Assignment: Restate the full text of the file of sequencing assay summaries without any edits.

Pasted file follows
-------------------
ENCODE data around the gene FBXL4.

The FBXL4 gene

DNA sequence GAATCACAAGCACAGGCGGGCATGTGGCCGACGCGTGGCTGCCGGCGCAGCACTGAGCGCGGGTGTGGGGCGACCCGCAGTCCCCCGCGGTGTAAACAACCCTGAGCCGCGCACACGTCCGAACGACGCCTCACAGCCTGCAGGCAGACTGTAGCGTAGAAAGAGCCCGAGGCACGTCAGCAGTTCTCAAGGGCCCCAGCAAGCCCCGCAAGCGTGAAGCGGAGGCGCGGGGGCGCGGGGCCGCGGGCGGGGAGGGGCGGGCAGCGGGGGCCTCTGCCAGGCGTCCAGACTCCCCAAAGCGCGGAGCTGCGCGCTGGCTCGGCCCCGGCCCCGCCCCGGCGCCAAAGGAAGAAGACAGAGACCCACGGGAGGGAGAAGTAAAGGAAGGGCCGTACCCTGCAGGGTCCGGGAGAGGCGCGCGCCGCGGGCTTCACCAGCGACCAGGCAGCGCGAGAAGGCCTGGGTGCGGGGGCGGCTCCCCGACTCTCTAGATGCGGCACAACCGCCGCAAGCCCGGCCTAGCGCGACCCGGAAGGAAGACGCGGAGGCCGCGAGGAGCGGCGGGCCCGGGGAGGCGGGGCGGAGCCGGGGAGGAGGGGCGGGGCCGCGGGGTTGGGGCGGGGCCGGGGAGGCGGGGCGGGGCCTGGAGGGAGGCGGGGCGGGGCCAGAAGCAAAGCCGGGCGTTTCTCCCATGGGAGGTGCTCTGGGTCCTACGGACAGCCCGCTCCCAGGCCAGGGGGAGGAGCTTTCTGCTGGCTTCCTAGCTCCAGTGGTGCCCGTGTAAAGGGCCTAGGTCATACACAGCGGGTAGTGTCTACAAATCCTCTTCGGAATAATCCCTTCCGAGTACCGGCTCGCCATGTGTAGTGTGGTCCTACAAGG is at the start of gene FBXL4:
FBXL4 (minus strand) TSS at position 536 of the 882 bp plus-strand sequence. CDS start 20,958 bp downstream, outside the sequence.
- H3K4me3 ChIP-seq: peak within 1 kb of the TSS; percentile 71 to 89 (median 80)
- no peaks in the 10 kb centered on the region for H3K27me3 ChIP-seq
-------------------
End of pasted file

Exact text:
ENCODE data around the gene FBXL4.

The FBXL4 gene

DNA sequence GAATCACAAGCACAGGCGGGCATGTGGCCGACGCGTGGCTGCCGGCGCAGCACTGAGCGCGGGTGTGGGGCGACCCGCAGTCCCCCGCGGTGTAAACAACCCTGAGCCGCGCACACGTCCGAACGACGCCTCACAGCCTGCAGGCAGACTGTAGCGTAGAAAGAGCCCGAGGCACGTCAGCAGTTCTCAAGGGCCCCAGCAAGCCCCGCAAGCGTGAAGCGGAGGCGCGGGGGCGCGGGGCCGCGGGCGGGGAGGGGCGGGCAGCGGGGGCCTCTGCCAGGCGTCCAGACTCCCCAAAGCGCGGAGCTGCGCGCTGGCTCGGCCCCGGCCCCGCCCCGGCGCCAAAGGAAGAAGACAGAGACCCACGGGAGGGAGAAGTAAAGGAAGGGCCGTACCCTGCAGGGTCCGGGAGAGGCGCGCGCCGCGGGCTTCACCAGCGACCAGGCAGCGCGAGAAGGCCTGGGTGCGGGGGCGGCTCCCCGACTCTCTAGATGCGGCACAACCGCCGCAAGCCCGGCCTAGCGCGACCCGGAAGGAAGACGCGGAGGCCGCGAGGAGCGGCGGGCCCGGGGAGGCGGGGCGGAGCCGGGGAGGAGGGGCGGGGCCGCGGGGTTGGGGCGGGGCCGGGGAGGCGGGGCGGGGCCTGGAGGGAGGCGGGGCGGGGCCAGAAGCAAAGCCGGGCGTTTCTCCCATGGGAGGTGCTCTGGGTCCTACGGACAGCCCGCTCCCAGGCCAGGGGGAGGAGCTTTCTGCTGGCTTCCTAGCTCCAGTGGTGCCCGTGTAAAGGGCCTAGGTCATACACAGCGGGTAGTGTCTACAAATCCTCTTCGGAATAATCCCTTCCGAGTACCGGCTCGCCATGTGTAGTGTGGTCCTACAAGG is at the start of gene FBXL4:
FBXL4 (minus strand) TSS at position 536 of the 882 bp plus-strand sequence. CDS start 20,958 bp downstream, outside the sequence.
- H3K4me3 ChIP-seq: peak within 1 kb of the TSS; percentile 71 to 89 (median 80)
- no peaks in the 10 kb centered on the region for H3K27me3 ChIP-seq